Walking Grief… Or Coping With the Act of Dying

Image by Meredith Farmer

I’ve been contemplating this idea of “walking grief” lately…….. mostly, I’m just trying to describe how I feel………….. I’m not always sad, I have sad days, but I’m not sad. On the flipside, I’m not happy either; I have happy moments; moments that make me laugh; but I would not call this phase of my life happy or blissful. So I’ve been playing with the term, “walking grief”…………… because I’m not going through the traditional stages of grief — denial, anger, bargaining, depression, acceptance — but rather a mix of almost all of the above (I’ve never bargained with God; I’ve only threatened to beat him up) and then some. I thought there had to be a better word…………….. something that summed it all up because some days you’re angry. Other days you feel depressed. Some days, you just accept it…………………… coping with a parent who is dying a very slow, grotesque death takes a tremendous emotional and even physical toll.

There is no easy recovery from it. You see things, hear things, smell things…………………. it’s traumatic. I don’t want to sound like a victim here. I’m not. My mom is. I’m just here, going through this experience with her. But I’m not gonna lie………….. it’s been brutal; brutal enough where I tell myself, “Kat, it could be worse…. you could be in a war zone or living in place where you’re stoned to death because you’re a woman…”

There is always something worse.

I had lunch with my friend Lea the other day and she made a wonderful comment to me that just clicked………………………… she said that in our society we don’t embrace the duality……………….. that sometimes we will go through periods of just sadness and that’s OK. That you need those moments to balance out the happy.

As a society, we don’t really talk about the sad, about death…………. we avoid it. We don’t talk about it. We are not allowed to dwell in it. To feel it. To sit with it. We bury it. And then we move on. The problem is, those rules don’t really apply with dementia (or in general if you ask me)…………. every time I visit my mother, any progress I’ve made toward feeling “normal” are swept away. So I’m not going to try. I am going to walk my grief. This is where I’m at. That’s it. I am not going to always see the bright side of things. I don’t want to. I am here. I am feeling a blur of emotion…………………………. and I think that’s probably normal.

I am in walking grief and I kindly ask you to respect that.

Flickr pic by Meredith Farmer


  1. Like, Like, Like… That’s the button I’m looking for, or one that says I’m here with you. Much strength and gentleness to you and your mom today. And thank you for helping me name and understand a little bit better my own walking-grief.

  2. I often search for a way to describe how I feel and I thank you for providing a voice that could not have said it more perfect. Thank you for sharing your work with the rest of the community. I too am in my 30s with a mom suffering with the disease – diagnosed in her early 60s. It has been the saddest time in my life and each day I have a hard time finding the sunshine through the clouds. My days are often filled with uncontrollable tears that stream down my face – ultimate and overwhelming loss, sadness and grief as I miss my mom more and more each day. Thank you.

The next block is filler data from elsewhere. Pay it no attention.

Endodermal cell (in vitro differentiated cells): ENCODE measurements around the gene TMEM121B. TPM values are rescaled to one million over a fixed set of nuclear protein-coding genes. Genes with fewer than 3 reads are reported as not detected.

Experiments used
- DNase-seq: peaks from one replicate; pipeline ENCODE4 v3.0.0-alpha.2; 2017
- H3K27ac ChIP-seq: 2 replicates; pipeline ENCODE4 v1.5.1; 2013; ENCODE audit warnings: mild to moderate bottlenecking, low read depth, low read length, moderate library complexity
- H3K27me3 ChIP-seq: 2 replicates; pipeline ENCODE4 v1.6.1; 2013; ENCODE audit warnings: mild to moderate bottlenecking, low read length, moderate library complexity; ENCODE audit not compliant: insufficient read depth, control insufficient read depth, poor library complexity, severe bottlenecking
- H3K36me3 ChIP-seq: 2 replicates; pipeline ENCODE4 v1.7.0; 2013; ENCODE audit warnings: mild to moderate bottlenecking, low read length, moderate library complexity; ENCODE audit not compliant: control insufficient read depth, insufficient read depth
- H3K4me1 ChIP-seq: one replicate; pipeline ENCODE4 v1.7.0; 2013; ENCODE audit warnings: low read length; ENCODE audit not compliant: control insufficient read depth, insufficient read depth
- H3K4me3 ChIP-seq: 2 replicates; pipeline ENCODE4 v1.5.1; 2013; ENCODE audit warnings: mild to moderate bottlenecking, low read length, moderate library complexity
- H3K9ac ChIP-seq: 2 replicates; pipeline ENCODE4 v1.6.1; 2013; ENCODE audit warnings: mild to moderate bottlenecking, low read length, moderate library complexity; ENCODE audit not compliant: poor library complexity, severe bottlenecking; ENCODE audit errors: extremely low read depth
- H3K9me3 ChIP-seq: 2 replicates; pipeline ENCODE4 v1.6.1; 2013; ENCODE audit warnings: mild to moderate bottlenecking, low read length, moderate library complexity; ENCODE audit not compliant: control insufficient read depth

3. I almost feel guilty. You so beautifully spoke the words I said to myself so many times….my dad passed into a better place Sept. 12, 1999 after nearly 6 years of what I could only observe and endure with him…the very slow and heart breaking thing that robbed him of his memories, his strength, his wisdom and ultimately the recognition of daughter and….sadly but mercifully his life. My guilt is that it was such a merciful thing when he passed…It sounds so bad…I dream of him when I really need my daddy…miss him…I walked the good walk…god bless you

  4. Wow! You are my saving grace. I stumbled upon your blog after searching today for something to ease my pain. I cried soo hard last night, missing my mom. I, too, am struggling with watching my Mom be taken away by Alzheimer’s! Plus, we just lost my MIL 2 weeks ago to the same dreadful journey. Thank you for being soo open with something soo painful. I am also walking in grief! Stay strong my friend.

  5. The words you have spoken are all so true in my life also. Emotionally I’m a mess. Im 34 my mom is 56. She’s was diagnose with Pick’s about 2 years ago, it’s progressed so much in the last 4months. Thank you for your words.

  6. That is the perfect wording for this feeling. My mom has been living with my family for the past year and every day is getting harder and more guilt ridden, but I am the only child and how can I not do everything I can. I too just stumbled upon this blog and I am very thankful I did 🙂

  7. I stumbled upon this blog just this week and have read every post. My siblings and I have been caring for Mom for 6 years. Thank you for your wonderful writing. I’d love to know how you and your dad are doing now.

  8. Thank you. We’re doing OK. I am moving forward with life and family. I still should myself to death, but trying to forgive myself one day at a time.

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